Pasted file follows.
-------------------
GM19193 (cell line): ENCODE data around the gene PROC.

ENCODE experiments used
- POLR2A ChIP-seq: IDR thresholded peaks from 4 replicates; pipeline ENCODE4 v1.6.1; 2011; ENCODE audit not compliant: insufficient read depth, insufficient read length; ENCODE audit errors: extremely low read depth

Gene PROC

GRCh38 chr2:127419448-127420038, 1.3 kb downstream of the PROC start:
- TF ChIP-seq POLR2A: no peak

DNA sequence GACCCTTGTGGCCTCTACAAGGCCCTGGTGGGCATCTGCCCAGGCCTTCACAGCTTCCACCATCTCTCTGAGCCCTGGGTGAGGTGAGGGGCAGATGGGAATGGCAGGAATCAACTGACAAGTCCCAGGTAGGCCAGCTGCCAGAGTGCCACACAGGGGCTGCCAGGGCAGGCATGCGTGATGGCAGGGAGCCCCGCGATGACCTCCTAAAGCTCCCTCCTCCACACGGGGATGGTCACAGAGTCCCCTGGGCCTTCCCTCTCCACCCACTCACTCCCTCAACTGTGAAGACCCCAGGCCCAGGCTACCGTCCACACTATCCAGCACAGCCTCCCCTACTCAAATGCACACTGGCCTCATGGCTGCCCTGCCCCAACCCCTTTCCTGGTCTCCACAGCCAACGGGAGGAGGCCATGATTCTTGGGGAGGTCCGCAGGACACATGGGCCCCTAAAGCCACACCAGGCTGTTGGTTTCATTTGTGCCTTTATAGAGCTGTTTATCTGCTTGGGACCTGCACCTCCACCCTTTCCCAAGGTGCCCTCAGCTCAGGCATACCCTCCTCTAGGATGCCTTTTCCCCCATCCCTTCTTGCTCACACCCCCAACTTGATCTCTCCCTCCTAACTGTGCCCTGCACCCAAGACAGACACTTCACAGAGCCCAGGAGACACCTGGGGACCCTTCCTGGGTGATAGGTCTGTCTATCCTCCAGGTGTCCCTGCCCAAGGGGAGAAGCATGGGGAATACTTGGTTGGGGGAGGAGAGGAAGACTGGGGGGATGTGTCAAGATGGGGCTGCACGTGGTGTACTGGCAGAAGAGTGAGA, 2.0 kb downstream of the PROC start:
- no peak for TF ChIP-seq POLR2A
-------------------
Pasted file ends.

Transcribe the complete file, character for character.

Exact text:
GM19193 (cell line): ENCODE data around the gene PROC.

ENCODE experiments used
- POLR2A ChIP-seq: IDR thresholded peaks from 4 replicates; pipeline ENCODE4 v1.6.1; 2011; ENCODE audit not compliant: insufficient read depth, insufficient read length; ENCODE audit errors: extremely low read depth

Gene PROC

GRCh38 chr2:127419448-127420038, 1.3 kb downstream of the PROC start:
- TF ChIP-seq POLR2A: no peak

DNA sequence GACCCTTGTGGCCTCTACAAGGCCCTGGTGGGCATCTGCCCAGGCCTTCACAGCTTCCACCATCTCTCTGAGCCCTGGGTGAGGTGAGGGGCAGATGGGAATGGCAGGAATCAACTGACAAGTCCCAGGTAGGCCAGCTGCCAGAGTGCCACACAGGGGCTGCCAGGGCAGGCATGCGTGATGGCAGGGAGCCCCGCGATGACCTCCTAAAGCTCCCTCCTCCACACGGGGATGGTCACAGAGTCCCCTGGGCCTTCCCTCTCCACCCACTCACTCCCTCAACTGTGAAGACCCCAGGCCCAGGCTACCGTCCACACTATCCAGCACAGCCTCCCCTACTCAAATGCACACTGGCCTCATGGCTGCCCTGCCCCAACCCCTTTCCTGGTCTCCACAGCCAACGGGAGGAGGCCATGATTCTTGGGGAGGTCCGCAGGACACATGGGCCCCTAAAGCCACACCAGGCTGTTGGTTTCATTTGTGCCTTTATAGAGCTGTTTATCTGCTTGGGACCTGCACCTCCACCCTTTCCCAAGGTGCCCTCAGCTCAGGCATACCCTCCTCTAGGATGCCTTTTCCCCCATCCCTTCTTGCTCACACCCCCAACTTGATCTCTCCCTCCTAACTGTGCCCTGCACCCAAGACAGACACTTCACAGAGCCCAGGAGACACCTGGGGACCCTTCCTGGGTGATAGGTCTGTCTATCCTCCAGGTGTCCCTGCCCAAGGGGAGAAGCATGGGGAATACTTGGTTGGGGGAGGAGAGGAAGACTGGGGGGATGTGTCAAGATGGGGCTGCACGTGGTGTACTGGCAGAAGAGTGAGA, 2.0 kb downstream of the PROC start:
- no peak for TF ChIP-seq POLR2A